Sydney Morning Herald Fri 21 Aug 1908


Mr. W. H. Beipitt, a man of Australian birth, getting on in years, now living at Parramatta in a quiet way, was in the service of the American navy in the early eighties. He was previously in the British navy, but took, as he termed it, "leg ball," and joined the American navy. America'had not much of a fleet in those days, her ships being mostly of the auxiliary class-sail and steam. Still much cruising was done, and many things were seen. The Monocacy, a paddle-wheeler, was In Foochow harbour in 1884, when the French punished the Chinese for the murder of certain missionaries. Negotiations for redress  had failed and the French Government sent a fleet thither. In the harbour were 11 Chinese gunboats and a powerful water battery stood equipped on Pagoda Island. The French had big odds with them, their fleet being much more powerful than the Chinese vessels, but the water battery had to bo reckoned with and the French admiral dispersed his fleet so as to bg beyond the sweep of the guns, while within sight of the rear of the battery. The only thing that barred the training of the French guns on the battery's rear was the corner of a massive American business structure. The ingenious Frenchmnn, however, soon overcame that difficulty, when actual hostilit├ęs were in full swing. In four minutes his powerful guns sank nine of the Chinese gunboats and the two remaining ones ran aground. He then turned his attention to the fort. The French guns wero carefully trained on to the corner of the American building. So true was the aim that just enough of the corner was demolished to get a clear shot at the fort. Attacked thus unexpectedly In the rear with no chance of defending themselves those of the Chinese who were able to get away ran. Ina very little while the battery was merely a heap of smoking debris. What diplomacy had failed to accomplish the mailed fist achieved. That is the story Mr. Belpltt tells and he says the French practice was described on all sides as one of the prettiest bits of shooting ever seen. Belpitt was' six years in the American navy and expresses sorrow that he ever left it. He says that from the men's point of view life is better in the American navy than in the British. He found the discipline less strenuous, the pay better and the officers more in touch with the men. Officers would come and chat with the men when off duty, and a great spirit of comradeship always prevailed. Belpitt has a gold medal for gallant and meritorious conduct, having saved a Chinaman from drowning at Foochow and is in possession of ship's papers, which show that his conduct throughout his career In tho fleet was "First Class."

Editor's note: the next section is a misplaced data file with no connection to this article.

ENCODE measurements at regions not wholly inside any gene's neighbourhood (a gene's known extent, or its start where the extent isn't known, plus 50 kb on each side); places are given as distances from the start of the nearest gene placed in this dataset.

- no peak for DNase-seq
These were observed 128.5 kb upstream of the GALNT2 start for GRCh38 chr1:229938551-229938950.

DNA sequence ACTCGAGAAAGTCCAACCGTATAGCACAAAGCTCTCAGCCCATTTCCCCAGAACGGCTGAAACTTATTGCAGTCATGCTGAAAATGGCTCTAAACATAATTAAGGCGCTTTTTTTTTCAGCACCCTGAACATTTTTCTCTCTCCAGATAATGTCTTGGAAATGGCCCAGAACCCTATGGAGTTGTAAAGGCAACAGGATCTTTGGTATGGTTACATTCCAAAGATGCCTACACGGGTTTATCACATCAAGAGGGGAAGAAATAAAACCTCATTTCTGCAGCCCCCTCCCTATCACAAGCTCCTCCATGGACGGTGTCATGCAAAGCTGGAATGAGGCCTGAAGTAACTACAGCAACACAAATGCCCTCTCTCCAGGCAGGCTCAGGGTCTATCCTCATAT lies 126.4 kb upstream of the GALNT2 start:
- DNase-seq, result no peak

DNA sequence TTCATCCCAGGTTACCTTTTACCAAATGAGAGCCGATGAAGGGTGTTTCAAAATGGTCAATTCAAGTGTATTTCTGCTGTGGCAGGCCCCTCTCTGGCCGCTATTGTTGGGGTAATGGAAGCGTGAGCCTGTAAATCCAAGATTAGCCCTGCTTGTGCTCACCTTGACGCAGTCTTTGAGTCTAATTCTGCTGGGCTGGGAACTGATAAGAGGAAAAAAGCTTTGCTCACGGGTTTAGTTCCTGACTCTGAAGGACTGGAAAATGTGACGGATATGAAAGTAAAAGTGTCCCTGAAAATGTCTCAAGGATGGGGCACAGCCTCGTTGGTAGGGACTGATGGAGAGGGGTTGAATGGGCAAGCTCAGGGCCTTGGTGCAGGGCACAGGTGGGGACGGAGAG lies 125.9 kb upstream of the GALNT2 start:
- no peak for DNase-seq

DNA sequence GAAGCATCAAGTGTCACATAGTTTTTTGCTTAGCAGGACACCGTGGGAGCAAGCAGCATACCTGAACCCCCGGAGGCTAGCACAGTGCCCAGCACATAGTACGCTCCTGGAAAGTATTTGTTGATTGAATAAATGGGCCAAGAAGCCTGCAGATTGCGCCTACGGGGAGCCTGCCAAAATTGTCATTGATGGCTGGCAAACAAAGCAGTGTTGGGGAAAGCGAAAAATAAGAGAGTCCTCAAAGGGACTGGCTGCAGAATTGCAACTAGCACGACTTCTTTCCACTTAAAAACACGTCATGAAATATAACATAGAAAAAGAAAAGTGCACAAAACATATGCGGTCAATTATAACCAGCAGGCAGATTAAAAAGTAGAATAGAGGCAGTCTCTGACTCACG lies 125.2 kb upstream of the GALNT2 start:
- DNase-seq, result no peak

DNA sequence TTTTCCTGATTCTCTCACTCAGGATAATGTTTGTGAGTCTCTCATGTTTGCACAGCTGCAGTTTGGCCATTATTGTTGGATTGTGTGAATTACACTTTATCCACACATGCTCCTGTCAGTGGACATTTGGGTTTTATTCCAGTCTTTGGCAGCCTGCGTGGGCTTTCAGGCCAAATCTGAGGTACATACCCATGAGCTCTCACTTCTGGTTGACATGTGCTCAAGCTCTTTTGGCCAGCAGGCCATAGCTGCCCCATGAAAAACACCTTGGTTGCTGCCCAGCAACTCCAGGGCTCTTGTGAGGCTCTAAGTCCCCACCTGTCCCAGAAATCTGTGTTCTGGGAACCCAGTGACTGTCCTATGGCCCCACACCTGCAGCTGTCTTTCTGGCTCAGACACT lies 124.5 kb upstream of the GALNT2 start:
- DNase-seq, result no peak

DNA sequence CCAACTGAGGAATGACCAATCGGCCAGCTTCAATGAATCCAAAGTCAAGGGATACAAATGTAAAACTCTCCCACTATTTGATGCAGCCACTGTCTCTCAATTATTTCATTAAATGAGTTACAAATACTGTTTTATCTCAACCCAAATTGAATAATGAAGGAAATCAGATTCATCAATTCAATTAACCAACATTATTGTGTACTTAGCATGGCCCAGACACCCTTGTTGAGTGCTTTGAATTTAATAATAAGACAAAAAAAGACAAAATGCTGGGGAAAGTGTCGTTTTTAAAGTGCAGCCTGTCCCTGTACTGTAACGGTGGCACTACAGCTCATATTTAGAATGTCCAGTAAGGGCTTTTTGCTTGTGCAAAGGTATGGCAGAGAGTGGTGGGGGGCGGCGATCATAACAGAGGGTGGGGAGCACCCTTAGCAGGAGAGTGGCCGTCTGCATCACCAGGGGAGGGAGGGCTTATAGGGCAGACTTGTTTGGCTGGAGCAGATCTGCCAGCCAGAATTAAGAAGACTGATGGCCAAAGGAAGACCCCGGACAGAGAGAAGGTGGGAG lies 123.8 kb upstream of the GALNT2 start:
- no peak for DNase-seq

Posted by Shane Dell 5 Feb 2021